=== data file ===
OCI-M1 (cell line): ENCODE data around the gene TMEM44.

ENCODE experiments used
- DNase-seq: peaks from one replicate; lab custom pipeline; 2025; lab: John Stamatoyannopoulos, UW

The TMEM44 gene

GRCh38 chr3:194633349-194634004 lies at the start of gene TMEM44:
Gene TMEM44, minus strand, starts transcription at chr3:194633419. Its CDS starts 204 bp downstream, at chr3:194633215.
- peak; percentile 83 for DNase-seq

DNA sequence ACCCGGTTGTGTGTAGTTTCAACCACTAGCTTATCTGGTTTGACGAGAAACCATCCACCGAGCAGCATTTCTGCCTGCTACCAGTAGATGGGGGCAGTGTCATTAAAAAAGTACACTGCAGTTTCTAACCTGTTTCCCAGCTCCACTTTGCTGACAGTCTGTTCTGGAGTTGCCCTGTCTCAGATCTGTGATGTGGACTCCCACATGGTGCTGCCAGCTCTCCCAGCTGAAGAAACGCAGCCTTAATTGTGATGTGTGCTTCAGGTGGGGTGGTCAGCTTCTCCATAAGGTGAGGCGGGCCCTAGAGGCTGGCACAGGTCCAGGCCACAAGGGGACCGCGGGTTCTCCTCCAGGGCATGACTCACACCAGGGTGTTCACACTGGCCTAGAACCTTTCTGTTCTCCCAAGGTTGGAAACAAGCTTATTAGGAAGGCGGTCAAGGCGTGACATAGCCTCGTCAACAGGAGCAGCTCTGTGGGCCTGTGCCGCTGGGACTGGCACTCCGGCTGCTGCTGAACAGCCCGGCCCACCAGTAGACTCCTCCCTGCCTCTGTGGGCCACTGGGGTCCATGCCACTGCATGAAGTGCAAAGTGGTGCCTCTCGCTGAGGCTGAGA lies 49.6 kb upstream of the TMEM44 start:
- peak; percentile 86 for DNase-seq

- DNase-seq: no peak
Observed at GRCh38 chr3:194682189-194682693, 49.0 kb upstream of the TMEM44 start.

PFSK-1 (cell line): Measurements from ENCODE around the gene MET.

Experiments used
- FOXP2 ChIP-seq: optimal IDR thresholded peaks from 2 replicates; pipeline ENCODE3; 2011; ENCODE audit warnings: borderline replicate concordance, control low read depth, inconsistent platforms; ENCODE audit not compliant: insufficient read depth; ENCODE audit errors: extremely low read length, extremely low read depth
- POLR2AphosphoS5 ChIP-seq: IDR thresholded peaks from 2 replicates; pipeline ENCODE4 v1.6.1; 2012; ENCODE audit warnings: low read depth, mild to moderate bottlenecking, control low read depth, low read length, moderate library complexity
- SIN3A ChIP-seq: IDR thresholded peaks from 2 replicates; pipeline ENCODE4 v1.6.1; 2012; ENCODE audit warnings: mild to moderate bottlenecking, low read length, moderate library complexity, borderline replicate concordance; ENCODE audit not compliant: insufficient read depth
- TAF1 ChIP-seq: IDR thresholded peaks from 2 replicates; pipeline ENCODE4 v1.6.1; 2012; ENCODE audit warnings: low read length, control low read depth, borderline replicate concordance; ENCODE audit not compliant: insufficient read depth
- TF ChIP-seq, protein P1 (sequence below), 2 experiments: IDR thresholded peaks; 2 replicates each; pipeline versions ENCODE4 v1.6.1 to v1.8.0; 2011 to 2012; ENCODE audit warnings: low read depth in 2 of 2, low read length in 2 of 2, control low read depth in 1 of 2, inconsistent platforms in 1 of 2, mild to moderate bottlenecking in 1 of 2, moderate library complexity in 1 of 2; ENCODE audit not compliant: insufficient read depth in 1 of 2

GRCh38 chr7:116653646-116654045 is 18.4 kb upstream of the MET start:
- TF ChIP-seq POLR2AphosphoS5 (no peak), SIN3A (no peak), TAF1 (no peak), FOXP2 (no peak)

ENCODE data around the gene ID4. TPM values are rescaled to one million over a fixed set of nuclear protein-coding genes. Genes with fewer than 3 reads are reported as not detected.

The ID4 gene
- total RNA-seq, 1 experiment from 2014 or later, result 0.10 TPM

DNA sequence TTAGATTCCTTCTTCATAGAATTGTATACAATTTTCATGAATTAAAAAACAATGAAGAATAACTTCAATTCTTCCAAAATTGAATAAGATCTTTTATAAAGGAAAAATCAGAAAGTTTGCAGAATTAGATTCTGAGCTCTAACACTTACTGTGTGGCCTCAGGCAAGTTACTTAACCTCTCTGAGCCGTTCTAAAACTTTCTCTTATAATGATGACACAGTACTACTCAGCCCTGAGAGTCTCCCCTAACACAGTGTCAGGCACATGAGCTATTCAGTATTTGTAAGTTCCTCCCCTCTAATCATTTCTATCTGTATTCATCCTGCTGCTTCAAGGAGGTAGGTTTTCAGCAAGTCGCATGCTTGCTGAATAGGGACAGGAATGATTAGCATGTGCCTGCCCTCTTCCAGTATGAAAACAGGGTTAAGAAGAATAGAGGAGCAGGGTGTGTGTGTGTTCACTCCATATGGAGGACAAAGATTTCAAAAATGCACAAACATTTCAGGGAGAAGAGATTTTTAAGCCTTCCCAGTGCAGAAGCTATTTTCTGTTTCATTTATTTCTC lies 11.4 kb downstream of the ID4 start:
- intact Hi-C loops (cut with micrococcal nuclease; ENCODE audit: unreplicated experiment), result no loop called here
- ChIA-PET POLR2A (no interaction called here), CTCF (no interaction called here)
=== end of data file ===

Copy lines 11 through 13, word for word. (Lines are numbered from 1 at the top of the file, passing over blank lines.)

Observed at GRCh38 chr3:194682189-194682693, 49.0 kb upstream of the TMEM44 start.

PFSK-1 (cell line): Measurements from ENCODE around the gene MET.

Experiments used